Why Compost?


Composting 101

Recycling food and other organic waste into compost provides a range of environmental benefits, including improving soil health, reducing greenhouse gas emissions, recycling nutrients, and mitigating the impact of droughts.

Types of Home Composting



Composting can be done both indoors and outdoors and can be as complicated or as simple as you would like. The best way for you to compost at home depends on several factors:

  • Where you live/availability of space
  • How much organic waste you produce
  • What kind of organic waste you produce (kitchen and/or yard waste)
  • Amount of time you can spend on the composting process
There are two main types of backyard composting: cold (also known as passive composting) and hot (also called active composting). Cold composting breaks down organic matter slowly, but it also takes the least amount of effort and maintenance. Anything organic decomposes eventually; cold composting is just letting Mother Nature do her job with minimal intervention on your part.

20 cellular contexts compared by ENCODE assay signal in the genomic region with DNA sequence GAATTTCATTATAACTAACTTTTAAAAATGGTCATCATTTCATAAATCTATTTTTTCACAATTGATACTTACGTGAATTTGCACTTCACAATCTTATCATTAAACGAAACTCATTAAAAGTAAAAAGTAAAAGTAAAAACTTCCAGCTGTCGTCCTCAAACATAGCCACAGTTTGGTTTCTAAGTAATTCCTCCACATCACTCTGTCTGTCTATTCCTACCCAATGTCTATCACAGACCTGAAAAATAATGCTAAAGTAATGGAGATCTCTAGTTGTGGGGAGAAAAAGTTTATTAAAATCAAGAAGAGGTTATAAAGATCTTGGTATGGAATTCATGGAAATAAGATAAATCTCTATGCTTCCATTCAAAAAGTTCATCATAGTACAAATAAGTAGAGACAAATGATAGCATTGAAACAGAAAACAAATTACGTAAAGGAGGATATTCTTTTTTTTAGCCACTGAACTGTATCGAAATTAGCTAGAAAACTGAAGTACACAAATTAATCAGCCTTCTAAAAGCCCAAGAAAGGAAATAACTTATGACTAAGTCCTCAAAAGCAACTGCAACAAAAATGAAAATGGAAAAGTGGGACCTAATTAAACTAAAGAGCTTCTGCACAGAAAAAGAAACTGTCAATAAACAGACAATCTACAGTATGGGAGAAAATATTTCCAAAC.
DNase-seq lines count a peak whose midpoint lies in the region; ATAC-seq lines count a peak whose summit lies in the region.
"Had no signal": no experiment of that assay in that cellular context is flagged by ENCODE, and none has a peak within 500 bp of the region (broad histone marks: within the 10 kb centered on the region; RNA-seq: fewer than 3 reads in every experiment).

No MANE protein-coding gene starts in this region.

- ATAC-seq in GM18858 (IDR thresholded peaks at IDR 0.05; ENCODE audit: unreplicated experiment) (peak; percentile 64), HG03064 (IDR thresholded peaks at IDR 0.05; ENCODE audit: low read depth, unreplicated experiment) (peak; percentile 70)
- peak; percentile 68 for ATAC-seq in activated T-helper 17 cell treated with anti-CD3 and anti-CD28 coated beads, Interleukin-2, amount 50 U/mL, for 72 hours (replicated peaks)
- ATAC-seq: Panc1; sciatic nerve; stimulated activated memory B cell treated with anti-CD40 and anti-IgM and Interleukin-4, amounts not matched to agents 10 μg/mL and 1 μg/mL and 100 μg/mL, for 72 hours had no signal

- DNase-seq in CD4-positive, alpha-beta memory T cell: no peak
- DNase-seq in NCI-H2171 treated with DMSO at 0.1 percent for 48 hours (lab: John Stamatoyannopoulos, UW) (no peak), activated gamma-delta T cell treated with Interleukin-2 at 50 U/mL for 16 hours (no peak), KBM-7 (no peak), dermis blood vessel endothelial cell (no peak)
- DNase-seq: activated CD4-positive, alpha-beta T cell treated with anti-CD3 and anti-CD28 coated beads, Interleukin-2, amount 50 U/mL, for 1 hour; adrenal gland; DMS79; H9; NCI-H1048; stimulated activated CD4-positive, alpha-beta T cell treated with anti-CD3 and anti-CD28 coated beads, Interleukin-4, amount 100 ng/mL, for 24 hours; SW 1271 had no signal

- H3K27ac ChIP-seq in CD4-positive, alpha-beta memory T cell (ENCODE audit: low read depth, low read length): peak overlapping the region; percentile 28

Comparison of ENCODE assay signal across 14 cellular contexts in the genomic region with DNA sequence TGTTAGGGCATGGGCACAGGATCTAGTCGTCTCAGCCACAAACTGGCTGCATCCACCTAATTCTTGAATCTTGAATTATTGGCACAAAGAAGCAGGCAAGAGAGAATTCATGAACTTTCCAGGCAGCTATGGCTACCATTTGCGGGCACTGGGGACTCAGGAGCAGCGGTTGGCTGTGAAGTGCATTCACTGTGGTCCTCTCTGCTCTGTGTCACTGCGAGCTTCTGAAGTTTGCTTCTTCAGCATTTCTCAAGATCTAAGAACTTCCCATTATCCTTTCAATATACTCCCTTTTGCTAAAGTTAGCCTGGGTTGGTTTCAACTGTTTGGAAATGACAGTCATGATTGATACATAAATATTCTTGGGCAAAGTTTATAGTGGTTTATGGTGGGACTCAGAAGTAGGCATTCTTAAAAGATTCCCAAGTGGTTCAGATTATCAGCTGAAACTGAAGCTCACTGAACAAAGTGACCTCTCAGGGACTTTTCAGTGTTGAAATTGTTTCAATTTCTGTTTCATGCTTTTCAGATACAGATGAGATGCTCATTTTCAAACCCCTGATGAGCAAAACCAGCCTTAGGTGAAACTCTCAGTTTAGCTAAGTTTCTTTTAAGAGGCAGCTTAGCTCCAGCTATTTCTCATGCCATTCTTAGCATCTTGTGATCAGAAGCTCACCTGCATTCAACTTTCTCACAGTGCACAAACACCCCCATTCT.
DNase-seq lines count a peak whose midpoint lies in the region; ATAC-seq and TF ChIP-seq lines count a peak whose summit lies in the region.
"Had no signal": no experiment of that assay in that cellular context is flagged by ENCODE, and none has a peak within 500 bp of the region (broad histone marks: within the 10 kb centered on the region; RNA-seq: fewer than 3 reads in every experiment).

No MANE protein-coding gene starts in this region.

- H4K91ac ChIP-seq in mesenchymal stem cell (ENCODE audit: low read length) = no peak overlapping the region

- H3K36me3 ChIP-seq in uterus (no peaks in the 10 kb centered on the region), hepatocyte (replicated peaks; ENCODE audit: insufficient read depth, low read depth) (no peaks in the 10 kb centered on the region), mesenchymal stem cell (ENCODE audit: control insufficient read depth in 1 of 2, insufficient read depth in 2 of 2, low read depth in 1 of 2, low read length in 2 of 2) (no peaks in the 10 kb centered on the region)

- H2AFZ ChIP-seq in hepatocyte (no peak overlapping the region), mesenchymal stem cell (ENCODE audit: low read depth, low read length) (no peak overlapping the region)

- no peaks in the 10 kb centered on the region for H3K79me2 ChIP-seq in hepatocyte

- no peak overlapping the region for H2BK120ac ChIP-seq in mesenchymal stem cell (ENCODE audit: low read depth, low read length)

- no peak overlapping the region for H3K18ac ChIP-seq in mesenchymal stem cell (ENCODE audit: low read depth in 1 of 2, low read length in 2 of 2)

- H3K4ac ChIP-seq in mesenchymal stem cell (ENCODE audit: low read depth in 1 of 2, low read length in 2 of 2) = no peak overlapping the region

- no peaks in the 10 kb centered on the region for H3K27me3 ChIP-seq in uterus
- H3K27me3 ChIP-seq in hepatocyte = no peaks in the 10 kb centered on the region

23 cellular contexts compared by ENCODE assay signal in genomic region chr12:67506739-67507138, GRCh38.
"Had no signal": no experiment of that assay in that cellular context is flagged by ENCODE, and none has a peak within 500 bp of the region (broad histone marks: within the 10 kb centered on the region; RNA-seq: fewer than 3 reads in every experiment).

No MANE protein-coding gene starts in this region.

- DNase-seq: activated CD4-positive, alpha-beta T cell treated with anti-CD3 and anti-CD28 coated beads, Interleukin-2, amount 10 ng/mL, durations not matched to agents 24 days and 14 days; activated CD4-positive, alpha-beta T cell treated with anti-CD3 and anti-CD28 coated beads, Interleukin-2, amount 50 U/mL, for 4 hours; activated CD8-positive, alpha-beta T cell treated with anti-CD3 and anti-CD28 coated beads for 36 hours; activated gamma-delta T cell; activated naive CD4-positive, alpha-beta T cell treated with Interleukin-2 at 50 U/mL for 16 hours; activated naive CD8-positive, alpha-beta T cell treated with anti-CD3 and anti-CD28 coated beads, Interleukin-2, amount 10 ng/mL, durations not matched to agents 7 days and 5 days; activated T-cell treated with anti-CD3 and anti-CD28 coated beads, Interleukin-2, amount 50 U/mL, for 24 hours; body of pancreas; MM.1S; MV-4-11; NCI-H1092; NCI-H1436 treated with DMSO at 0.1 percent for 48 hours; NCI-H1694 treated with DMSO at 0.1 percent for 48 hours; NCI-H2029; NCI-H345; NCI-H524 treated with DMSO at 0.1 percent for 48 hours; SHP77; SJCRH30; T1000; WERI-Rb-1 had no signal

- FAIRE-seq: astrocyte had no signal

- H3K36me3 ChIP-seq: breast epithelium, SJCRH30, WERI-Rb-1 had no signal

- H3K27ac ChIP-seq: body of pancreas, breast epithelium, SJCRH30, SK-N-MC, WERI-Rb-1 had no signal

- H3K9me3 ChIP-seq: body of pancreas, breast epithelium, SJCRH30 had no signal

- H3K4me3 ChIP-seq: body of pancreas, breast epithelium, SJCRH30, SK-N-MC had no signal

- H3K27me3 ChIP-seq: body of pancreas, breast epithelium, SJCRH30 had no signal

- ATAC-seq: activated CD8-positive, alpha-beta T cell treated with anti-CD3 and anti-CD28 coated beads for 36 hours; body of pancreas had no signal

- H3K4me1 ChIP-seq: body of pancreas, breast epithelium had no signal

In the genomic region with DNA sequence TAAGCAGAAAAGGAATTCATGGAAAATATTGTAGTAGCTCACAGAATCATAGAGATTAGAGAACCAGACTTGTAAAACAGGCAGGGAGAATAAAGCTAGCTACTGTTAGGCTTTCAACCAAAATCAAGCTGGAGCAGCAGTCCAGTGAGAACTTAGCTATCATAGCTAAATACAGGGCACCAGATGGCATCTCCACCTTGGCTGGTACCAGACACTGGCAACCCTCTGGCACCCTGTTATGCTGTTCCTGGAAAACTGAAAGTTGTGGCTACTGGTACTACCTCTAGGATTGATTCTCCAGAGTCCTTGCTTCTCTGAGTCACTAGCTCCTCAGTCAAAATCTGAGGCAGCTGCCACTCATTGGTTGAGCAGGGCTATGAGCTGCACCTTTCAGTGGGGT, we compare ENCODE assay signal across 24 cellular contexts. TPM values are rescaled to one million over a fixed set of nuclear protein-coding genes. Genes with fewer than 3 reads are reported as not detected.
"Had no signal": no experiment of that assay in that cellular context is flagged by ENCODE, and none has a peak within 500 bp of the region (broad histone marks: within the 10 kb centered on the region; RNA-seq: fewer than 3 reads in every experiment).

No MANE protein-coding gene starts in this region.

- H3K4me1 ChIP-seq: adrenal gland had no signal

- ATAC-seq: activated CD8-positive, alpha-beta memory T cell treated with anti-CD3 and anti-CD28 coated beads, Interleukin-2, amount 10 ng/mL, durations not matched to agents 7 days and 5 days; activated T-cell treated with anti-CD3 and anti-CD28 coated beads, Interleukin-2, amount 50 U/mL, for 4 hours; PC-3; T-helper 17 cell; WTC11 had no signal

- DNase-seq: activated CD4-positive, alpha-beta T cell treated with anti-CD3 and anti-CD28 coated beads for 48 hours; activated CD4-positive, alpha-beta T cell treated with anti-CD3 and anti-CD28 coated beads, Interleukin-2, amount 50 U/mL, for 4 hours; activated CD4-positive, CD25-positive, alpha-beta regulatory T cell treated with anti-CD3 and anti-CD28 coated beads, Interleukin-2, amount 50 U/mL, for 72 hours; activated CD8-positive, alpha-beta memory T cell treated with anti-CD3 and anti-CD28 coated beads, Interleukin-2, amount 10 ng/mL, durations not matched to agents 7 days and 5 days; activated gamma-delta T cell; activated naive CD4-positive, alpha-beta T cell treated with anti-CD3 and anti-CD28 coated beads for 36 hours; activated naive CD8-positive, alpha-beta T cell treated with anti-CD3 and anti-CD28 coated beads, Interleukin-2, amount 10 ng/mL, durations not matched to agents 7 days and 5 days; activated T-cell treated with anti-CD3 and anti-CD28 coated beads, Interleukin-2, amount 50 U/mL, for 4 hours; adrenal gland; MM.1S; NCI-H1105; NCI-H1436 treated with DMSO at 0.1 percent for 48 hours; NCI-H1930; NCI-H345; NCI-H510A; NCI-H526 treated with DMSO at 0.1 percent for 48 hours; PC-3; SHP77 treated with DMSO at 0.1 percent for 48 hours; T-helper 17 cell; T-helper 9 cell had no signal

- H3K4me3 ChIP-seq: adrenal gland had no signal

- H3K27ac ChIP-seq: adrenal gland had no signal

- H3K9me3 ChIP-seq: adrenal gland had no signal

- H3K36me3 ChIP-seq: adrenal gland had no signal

Hot composting is a faster, but more managed, compost process. This method requires attention to keep carbon and nitrogen in the optimum ratio to decompose organic waste. It also requires the right balance of air and water to attract the organisms that thrive in an oxygen-rich environment. Under ideal conditions, you could have the final compost product in four weeks to 12 months. If managed correctly, the high temperature of the pile will destroy most weeds, plant diseases, pesticides, and herbicides, plus any bug larvae or eggs.